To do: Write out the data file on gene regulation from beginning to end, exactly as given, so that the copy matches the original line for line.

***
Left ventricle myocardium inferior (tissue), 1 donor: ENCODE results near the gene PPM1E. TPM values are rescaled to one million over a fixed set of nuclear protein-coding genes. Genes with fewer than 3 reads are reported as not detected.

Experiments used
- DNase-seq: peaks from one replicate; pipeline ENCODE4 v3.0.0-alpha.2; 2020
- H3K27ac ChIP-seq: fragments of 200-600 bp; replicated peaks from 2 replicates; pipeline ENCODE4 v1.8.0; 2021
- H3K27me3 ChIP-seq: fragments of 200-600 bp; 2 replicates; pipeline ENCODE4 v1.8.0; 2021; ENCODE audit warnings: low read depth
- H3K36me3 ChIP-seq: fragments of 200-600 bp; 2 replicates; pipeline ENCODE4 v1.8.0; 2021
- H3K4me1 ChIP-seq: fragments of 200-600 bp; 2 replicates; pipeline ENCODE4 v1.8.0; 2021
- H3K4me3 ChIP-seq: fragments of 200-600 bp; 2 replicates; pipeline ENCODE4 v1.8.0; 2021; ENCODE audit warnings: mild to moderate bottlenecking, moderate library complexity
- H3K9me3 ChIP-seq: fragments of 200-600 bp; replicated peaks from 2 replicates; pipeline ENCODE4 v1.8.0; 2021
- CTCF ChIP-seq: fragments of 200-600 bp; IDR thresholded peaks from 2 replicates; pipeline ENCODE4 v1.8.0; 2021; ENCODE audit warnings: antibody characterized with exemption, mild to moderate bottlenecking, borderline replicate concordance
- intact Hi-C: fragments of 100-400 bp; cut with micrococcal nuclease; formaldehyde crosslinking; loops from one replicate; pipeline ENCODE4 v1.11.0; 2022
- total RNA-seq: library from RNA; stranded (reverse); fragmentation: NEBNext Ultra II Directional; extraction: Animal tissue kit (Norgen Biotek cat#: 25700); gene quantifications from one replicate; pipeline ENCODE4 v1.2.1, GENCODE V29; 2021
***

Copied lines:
Left ventricle myocardium inferior (tissue), 1 donor: ENCODE results near the gene PPM1E. TPM values are rescaled to one million over a fixed set of nuclear protein-coding genes. Genes with fewer than 3 reads are reported as not detected.

Experiments used
- DNase-seq: peaks from one replicate; pipeline ENCODE4 v3.0.0-alpha.2; 2020
- H3K27ac ChIP-seq: fragments of 200-600 bp; replicated peaks from 2 replicates; pipeline ENCODE4 v1.8.0; 2021
- H3K27me3 ChIP-seq: fragments of 200-600 bp; 2 replicates; pipeline ENCODE4 v1.8.0; 2021; ENCODE audit warnings: low read depth
- H3K36me3 ChIP-seq: fragments of 200-600 bp; 2 replicates; pipeline ENCODE4 v1.8.0; 2021
- H3K4me1 ChIP-seq: fragments of 200-600 bp; 2 replicates; pipeline ENCODE4 v1.8.0; 2021
- H3K4me3 ChIP-seq: fragments of 200-600 bp; 2 replicates; pipeline ENCODE4 v1.8.0; 2021; ENCODE audit warnings: mild to moderate bottlenecking, moderate library complexity
- H3K9me3 ChIP-seq: fragments of 200-600 bp; replicated peaks from 2 replicates; pipeline ENCODE4 v1.8.0; 2021
- CTCF ChIP-seq: fragments of 200-600 bp; IDR thresholded peaks from 2 replicates; pipeline ENCODE4 v1.8.0; 2021; ENCODE audit warnings: antibody characterized with exemption, mild to moderate bottlenecking, borderline replicate concordance
- intact Hi-C: fragments of 100-400 bp; cut with micrococcal nuclease; formaldehyde crosslinking; loops from one replicate; pipeline ENCODE4 v1.11.0; 2022
- total RNA-seq: library from RNA; stranded (reverse); fragmentation: NEBNext Ultra II Directional; extraction: Animal tissue kit (Norgen Biotek cat#: 25700); gene quantifications from one replicate; pipeline ENCODE4 v1.2.1, GENCODE V29; 2021